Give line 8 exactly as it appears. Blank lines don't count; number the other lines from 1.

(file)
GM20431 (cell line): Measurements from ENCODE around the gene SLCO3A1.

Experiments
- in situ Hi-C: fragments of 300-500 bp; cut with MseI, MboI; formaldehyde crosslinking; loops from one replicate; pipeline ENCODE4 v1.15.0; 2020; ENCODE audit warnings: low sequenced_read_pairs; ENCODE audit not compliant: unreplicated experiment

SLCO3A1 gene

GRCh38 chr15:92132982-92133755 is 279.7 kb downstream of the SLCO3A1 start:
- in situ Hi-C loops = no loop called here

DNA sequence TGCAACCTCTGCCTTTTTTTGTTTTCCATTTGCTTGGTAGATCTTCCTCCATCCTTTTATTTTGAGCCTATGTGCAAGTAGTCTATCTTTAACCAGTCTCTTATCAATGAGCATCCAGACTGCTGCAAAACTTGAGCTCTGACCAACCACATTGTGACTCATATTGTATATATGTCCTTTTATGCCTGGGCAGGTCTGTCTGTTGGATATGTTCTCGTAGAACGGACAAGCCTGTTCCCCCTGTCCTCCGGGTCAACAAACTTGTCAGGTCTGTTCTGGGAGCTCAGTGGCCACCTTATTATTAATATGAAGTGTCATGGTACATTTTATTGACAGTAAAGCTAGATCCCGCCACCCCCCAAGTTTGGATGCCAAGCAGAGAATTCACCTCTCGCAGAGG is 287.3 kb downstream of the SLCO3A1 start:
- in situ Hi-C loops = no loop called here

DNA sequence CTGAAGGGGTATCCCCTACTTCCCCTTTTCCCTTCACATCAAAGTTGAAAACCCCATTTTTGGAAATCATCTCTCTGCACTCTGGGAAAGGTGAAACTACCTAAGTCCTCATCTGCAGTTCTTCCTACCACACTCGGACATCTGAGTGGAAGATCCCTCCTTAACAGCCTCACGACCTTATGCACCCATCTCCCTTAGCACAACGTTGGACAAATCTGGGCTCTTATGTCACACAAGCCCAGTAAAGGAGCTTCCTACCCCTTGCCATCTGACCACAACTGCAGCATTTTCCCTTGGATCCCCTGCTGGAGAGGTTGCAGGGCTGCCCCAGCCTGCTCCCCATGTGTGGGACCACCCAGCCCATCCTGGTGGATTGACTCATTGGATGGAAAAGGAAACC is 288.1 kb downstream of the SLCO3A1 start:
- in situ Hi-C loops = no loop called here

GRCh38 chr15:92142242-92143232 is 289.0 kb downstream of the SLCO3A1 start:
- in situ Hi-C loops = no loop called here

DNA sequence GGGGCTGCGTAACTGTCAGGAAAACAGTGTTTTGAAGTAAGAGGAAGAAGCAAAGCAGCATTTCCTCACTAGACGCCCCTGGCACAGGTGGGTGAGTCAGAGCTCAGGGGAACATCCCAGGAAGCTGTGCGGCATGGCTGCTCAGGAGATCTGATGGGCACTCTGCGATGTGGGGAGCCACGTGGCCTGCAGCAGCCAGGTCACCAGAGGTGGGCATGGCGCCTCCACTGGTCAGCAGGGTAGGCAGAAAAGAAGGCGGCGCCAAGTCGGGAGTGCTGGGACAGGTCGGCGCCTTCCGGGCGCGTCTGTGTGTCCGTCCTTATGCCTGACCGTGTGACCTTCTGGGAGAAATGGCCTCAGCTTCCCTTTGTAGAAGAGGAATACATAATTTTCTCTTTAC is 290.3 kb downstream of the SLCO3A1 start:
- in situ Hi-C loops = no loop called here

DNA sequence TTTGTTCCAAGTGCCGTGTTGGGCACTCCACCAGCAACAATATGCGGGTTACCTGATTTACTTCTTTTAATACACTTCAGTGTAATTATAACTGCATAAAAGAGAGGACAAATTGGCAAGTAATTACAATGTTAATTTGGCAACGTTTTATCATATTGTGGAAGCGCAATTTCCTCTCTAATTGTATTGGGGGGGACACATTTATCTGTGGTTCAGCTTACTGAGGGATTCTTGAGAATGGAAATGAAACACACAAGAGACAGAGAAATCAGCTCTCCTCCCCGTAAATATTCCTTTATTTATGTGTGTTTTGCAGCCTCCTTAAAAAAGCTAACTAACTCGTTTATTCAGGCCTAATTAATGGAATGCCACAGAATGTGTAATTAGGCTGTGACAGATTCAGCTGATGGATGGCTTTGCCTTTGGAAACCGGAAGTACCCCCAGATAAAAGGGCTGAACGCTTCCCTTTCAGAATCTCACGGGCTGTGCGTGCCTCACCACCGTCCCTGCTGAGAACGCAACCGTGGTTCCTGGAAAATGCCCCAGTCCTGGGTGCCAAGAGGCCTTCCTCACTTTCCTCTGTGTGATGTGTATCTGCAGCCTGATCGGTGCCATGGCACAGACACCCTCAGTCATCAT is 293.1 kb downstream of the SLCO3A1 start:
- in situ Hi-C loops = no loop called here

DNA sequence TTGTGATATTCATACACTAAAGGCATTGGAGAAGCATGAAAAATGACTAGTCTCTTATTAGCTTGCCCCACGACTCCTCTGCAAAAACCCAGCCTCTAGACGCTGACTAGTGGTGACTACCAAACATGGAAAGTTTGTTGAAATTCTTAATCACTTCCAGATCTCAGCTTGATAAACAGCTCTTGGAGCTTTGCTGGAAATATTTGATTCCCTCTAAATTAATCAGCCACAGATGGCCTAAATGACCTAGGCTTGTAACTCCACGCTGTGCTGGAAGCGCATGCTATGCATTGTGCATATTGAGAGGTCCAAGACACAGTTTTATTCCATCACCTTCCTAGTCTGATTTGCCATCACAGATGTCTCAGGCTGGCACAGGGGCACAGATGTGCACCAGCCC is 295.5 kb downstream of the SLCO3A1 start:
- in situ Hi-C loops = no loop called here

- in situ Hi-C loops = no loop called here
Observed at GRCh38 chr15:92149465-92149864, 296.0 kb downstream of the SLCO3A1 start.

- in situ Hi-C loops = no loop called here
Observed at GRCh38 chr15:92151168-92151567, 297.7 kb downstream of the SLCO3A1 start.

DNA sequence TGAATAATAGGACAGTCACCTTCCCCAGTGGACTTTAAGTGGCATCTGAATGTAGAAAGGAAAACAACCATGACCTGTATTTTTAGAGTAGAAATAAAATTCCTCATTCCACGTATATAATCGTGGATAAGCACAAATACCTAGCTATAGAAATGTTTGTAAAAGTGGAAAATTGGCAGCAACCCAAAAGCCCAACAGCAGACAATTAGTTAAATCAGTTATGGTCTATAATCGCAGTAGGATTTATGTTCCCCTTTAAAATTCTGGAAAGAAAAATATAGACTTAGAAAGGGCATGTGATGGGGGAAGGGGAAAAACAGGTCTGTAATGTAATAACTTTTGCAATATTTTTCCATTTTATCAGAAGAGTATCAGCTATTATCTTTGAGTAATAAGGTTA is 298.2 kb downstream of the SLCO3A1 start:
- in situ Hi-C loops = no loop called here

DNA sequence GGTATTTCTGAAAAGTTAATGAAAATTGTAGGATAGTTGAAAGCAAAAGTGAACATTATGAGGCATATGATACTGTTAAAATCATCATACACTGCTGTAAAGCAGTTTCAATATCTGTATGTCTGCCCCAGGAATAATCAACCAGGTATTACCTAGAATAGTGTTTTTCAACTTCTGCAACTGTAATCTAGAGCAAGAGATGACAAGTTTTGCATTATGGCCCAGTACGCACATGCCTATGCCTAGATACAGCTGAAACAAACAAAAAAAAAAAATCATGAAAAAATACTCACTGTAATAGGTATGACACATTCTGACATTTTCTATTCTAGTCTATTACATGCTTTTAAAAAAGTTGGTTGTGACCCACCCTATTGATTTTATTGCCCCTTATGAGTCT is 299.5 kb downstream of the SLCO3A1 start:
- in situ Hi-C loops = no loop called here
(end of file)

- in situ Hi-C loops = no loop called here